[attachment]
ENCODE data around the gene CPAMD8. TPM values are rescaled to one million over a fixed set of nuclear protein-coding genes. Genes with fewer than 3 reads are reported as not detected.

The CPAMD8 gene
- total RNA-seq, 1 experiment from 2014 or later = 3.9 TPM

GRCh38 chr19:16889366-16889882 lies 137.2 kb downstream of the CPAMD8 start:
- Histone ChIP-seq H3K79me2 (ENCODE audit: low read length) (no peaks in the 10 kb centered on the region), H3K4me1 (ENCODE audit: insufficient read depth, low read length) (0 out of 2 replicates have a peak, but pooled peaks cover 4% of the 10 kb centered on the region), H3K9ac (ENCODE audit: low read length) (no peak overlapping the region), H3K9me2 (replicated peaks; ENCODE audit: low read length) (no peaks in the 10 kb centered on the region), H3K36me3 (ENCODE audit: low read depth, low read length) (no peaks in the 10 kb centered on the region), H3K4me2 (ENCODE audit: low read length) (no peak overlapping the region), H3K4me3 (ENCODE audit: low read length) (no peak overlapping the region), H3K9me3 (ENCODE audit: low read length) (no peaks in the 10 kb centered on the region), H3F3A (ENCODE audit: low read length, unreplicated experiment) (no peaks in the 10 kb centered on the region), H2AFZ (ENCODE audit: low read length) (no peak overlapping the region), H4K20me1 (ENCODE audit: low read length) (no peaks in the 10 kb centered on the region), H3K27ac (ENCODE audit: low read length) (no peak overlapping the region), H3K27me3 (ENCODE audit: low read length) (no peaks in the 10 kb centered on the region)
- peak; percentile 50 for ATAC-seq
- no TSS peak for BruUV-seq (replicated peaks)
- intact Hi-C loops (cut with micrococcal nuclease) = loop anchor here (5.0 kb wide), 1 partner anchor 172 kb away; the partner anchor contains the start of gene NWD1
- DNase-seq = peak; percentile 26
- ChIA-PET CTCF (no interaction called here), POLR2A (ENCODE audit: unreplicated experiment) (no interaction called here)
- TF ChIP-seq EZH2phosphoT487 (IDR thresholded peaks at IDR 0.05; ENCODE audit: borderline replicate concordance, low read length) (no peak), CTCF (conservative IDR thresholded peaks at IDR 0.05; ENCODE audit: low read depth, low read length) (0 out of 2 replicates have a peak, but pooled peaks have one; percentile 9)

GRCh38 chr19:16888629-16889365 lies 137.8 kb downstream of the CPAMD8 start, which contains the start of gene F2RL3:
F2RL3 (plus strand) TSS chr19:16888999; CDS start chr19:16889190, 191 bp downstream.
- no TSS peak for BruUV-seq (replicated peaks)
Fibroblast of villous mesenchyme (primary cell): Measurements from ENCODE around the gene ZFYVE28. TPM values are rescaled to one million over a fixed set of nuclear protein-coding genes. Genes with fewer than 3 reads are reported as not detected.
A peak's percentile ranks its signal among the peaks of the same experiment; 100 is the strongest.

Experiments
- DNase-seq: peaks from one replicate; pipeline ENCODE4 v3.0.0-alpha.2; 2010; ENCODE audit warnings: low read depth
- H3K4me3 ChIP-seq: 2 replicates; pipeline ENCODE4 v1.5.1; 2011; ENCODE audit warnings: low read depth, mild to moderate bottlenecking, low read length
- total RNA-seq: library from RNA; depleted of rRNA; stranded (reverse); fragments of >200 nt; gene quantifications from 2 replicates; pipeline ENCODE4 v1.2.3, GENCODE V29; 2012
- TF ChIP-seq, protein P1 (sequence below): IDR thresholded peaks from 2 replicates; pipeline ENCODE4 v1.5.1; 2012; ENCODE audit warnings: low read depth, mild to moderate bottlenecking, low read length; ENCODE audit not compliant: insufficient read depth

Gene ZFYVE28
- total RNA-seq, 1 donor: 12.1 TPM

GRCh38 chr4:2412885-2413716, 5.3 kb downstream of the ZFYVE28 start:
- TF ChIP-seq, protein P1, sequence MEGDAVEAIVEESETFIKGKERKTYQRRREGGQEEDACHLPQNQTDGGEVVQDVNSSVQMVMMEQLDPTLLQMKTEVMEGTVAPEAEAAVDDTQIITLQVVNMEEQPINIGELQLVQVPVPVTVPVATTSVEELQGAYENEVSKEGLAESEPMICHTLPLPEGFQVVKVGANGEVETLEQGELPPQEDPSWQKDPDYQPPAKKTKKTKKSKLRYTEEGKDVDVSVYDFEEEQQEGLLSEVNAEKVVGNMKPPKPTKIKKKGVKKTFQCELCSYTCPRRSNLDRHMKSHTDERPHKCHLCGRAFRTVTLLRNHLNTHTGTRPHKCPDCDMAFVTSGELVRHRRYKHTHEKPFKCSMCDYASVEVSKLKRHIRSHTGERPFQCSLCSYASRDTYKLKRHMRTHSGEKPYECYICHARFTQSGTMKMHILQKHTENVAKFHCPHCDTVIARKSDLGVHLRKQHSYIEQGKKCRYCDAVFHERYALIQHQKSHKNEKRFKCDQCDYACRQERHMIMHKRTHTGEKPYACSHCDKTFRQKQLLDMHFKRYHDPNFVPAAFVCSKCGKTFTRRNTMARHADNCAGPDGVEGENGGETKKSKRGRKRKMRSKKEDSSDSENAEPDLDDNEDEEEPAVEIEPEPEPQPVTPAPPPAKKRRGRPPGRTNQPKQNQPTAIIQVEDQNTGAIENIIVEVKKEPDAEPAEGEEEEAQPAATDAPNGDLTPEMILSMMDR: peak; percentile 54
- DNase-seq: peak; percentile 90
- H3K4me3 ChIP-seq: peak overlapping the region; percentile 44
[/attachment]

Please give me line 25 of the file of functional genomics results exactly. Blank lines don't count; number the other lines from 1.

- TF ChIP-seq, protein P1, sequence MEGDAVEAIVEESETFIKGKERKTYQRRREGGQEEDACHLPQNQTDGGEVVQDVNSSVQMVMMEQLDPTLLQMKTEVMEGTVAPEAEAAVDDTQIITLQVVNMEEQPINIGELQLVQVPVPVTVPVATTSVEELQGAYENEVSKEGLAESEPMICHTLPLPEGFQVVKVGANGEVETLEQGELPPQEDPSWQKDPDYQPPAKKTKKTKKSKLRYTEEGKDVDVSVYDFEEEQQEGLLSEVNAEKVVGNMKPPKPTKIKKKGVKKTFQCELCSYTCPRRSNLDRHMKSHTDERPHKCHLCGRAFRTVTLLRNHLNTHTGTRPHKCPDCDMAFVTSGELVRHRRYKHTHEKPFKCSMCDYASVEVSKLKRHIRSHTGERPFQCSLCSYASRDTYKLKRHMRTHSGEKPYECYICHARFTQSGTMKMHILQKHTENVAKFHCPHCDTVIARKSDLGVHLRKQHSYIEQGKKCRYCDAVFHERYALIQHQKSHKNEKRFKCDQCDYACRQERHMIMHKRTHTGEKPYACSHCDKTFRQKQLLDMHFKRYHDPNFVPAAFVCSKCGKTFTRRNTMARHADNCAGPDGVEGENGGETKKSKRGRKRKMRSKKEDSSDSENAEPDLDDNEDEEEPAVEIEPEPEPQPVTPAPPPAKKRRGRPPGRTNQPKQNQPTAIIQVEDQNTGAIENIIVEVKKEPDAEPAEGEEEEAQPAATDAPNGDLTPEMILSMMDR: peak; percentile 54